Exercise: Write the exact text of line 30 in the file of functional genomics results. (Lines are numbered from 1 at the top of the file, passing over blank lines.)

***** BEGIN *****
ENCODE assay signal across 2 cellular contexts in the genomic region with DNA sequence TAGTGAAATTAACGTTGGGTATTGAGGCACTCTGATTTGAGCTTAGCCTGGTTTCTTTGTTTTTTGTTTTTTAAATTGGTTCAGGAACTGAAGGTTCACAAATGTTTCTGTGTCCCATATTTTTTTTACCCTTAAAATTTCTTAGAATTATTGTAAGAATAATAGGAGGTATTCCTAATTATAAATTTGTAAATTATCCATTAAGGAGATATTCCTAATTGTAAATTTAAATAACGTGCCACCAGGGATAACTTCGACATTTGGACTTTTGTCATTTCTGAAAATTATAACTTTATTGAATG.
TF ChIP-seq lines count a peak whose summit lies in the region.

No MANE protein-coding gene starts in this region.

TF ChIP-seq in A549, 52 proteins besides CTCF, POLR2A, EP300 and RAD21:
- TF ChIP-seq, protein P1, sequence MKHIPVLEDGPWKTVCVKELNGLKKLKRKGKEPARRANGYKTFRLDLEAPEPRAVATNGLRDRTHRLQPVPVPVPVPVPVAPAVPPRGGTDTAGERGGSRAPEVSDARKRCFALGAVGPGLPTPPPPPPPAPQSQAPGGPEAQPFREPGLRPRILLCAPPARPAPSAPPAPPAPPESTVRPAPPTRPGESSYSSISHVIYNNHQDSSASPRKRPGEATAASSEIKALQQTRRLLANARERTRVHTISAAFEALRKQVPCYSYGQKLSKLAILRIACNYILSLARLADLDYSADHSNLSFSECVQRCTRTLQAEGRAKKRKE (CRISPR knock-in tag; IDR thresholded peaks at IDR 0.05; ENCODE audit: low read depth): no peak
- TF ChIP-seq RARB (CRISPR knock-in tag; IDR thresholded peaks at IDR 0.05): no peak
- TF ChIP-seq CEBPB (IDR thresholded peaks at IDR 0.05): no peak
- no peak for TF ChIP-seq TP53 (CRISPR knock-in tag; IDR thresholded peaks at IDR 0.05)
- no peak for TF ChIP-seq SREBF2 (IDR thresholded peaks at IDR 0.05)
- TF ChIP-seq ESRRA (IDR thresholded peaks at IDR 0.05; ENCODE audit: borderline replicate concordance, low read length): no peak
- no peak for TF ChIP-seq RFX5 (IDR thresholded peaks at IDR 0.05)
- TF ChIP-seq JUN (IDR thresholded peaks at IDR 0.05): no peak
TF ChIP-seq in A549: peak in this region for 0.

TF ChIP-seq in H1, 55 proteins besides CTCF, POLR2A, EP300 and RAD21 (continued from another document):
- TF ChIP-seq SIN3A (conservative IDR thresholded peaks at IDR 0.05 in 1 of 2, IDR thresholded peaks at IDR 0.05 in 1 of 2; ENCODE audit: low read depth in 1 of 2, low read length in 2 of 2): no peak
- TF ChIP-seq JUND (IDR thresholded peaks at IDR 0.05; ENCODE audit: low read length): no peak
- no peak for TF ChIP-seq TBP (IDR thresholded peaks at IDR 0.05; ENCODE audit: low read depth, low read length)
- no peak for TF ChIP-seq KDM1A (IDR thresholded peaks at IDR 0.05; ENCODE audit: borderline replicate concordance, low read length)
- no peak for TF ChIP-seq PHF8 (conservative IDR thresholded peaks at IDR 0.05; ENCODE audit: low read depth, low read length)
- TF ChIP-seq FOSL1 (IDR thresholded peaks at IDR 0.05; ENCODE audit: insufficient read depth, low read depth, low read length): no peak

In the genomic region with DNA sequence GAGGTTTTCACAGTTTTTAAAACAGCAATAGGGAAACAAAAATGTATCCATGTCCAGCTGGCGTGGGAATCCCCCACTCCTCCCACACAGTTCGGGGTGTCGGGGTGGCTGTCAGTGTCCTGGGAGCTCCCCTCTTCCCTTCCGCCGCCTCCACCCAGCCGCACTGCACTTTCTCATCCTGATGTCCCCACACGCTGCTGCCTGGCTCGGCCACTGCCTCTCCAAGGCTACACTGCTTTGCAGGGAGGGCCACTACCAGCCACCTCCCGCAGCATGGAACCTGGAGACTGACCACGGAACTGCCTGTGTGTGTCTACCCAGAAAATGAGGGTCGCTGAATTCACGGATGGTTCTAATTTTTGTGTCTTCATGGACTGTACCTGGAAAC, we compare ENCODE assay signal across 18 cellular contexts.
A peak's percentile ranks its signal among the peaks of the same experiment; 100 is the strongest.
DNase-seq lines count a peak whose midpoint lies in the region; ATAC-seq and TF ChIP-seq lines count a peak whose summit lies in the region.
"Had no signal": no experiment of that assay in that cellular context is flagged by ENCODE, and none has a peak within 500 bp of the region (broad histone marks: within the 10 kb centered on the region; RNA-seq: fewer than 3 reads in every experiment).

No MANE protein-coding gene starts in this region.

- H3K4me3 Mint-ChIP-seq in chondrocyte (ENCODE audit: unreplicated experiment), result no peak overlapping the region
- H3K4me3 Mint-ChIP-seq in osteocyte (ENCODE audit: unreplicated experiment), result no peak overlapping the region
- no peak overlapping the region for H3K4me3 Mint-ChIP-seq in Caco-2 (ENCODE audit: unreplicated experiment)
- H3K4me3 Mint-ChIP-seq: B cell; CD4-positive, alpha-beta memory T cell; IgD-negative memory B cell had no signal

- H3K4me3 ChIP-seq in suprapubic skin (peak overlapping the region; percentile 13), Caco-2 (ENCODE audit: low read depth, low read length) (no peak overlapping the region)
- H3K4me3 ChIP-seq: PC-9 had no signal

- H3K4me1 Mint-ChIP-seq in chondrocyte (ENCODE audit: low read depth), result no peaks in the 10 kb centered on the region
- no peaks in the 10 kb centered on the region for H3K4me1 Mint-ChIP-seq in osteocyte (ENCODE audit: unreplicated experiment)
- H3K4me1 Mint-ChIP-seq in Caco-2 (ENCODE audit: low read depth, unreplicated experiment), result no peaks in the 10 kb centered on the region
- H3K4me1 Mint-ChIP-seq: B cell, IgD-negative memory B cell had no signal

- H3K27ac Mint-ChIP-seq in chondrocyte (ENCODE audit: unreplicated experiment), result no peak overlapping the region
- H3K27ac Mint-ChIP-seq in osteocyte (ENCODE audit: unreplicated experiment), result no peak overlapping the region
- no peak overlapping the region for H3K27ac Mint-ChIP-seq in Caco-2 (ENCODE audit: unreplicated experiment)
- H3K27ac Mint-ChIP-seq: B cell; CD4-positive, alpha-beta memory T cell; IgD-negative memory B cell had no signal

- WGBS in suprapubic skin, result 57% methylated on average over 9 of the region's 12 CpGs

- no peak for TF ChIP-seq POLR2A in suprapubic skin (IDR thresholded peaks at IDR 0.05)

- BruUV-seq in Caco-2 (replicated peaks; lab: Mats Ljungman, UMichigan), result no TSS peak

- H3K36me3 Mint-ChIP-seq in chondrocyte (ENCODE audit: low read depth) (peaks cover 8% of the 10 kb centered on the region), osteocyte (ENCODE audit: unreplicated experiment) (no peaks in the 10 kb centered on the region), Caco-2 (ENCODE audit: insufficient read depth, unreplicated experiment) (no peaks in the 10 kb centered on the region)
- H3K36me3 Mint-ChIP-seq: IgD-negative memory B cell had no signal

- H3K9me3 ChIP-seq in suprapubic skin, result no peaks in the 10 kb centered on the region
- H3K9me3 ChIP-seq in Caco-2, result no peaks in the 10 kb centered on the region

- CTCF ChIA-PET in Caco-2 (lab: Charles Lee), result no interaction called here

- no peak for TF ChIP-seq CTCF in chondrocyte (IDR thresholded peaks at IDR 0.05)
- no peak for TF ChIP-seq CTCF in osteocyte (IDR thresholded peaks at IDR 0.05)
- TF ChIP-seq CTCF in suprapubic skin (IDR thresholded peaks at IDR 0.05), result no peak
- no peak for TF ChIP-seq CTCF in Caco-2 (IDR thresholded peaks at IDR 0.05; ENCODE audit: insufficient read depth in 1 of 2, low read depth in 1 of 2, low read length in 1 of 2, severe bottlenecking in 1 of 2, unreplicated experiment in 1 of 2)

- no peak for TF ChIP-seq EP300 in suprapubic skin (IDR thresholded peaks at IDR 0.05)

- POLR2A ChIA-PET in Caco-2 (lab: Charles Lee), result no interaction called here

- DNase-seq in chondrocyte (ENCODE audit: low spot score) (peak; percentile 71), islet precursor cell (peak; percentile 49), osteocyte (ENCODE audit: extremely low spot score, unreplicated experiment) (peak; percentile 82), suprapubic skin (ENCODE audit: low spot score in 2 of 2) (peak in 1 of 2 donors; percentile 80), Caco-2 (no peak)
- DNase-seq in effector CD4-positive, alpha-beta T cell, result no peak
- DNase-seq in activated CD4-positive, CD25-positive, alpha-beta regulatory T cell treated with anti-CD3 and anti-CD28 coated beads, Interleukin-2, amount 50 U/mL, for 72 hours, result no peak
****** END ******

- H3K4me3 ChIP-seq in suprapubic skin (peak overlapping the region; percentile 13), Caco-2 (ENCODE audit: low read depth, low read length) (no peak overlapping the region)